[docs] [issue13515] Consistent documentation practices for security concerns and considerations
report at bugs.python.org
Thu Dec 1 08:53:37 CET 2011
New submission from Nick Coghlan <ncoghlan at gmail.com>:
This issue proposes that we adopt and apply some standard practices when documenting modules that have potential security implications and other cross-cutting errors that may affect multiple interfaces within the module.
Accordingly, the main target is the "Documenting Python" meta-docs, proposing the addition of a new subsection to the Style Guide, with an update to the subprocess module documentation serving as the exemplar of a new recommended style:
2.6 Security Considerations (and Other Concerns)
Some modules provided with Python are inherently exposed to security issues (e.g. shell injection vulnerabilities) due to the purpose of the module (e.g. subprocess invocation). Littering the documentation of these modules with red warning boxes for problems that are due to the task at hand, rather than specifically to Python's support for that task, doesn't make for a good reading experience.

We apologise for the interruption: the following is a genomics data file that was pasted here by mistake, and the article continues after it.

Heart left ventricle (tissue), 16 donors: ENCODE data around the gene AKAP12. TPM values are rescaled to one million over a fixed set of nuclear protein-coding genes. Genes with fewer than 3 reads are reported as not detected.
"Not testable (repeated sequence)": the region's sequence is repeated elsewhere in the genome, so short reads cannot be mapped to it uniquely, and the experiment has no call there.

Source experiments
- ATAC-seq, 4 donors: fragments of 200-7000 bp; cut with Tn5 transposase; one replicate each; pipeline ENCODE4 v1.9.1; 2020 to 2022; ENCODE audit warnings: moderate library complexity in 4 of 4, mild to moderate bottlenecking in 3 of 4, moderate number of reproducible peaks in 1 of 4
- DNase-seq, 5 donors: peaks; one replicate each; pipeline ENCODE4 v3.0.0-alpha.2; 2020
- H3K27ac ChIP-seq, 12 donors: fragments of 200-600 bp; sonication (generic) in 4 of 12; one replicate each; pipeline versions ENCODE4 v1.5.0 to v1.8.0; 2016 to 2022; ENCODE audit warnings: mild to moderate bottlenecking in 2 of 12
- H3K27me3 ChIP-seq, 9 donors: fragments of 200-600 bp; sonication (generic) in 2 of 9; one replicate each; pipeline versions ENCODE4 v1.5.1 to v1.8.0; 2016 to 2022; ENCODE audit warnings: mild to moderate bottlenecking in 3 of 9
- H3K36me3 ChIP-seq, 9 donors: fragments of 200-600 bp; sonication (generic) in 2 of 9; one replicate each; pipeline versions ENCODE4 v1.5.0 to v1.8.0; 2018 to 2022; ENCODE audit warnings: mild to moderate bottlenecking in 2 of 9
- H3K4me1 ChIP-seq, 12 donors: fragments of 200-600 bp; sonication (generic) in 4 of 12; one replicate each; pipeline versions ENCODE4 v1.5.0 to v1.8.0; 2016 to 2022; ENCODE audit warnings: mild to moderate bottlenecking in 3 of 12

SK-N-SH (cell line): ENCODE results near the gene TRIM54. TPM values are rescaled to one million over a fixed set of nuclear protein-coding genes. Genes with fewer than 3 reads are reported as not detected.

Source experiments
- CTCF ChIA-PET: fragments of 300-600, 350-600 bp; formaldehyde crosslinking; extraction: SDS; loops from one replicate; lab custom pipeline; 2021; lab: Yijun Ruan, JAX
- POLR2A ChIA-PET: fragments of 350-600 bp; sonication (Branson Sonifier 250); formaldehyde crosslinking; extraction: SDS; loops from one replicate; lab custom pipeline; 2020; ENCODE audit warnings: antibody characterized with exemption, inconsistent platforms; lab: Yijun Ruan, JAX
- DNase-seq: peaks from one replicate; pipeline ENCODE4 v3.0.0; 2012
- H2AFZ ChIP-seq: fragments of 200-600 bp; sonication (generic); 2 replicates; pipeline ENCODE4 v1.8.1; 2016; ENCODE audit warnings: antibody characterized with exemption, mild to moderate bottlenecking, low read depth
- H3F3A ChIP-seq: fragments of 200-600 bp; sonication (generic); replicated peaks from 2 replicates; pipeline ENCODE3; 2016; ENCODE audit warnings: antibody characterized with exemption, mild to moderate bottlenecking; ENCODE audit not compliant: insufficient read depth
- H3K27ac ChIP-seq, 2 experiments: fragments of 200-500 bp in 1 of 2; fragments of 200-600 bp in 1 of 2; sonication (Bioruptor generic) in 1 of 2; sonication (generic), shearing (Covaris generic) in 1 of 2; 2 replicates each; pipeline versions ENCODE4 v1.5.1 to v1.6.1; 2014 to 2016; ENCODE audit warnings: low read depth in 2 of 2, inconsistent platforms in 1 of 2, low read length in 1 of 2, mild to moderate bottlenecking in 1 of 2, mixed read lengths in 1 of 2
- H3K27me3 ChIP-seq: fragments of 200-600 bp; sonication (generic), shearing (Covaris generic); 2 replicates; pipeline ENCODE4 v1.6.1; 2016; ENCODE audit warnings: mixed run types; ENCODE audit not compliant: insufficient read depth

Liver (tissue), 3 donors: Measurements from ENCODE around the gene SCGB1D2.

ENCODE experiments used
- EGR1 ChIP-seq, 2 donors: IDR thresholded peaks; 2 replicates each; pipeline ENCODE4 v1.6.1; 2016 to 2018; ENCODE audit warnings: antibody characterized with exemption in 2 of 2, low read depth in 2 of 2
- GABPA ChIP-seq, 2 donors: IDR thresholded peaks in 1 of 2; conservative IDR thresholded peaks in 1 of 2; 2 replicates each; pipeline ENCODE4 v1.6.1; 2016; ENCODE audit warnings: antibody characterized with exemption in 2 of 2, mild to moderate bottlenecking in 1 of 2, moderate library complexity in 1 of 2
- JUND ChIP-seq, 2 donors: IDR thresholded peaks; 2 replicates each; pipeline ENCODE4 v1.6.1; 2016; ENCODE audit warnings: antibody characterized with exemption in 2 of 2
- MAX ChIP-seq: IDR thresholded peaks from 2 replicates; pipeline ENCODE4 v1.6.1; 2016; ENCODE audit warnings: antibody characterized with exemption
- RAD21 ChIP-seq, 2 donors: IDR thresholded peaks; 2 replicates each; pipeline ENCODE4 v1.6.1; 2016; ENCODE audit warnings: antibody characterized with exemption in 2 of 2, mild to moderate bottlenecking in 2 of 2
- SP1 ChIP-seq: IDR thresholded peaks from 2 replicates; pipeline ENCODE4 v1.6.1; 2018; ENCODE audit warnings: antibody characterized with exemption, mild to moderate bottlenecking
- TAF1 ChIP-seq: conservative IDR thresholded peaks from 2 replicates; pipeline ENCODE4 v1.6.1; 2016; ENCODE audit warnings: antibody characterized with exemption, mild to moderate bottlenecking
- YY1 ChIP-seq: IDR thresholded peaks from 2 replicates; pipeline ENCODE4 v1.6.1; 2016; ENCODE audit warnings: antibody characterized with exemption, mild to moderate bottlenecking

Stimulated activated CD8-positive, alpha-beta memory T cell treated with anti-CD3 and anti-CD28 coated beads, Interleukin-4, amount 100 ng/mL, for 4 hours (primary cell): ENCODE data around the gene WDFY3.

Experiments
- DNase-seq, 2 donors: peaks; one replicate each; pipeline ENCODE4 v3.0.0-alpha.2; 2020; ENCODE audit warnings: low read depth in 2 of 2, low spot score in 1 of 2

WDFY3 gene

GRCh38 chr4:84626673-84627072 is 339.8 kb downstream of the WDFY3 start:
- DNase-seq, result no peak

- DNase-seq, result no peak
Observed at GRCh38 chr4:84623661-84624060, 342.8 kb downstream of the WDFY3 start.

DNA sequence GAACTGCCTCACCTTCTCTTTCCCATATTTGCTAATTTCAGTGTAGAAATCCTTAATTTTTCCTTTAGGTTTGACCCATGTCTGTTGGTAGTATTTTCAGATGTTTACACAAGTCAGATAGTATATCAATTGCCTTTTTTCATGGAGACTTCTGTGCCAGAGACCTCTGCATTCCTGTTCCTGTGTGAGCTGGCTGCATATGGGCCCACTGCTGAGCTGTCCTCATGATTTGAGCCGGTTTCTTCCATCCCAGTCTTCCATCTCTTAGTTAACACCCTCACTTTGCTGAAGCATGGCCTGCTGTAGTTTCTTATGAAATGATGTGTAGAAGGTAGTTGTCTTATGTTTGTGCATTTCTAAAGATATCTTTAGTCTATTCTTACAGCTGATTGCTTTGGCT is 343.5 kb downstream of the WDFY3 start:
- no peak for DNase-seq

Instead, these security concerns should be gathered into a dedicated "Security Considerations" section within the module's documentation, and cross-referenced from the documentation of affected interfaces with in-line text similar to "Please refer to the :ref:`security-considerations` section for important information on how to avoid common mistakes".
Similarly, if there is a common error that affects many interfaces in a module (e.g. OS level pipe buffers filling up and stalling child processes), these can be documented in a "Common Errors" section and cross-referenced rather than repeated for every affected interface.
(based on the thread at http://mail.python.org/pipermail/python-dev/2011-December/114717.html)
assignee: docs at python
nosy: docs at python, ncoghlan
stage: needs patch
title: Consistent documentation practices for security concerns and considerations
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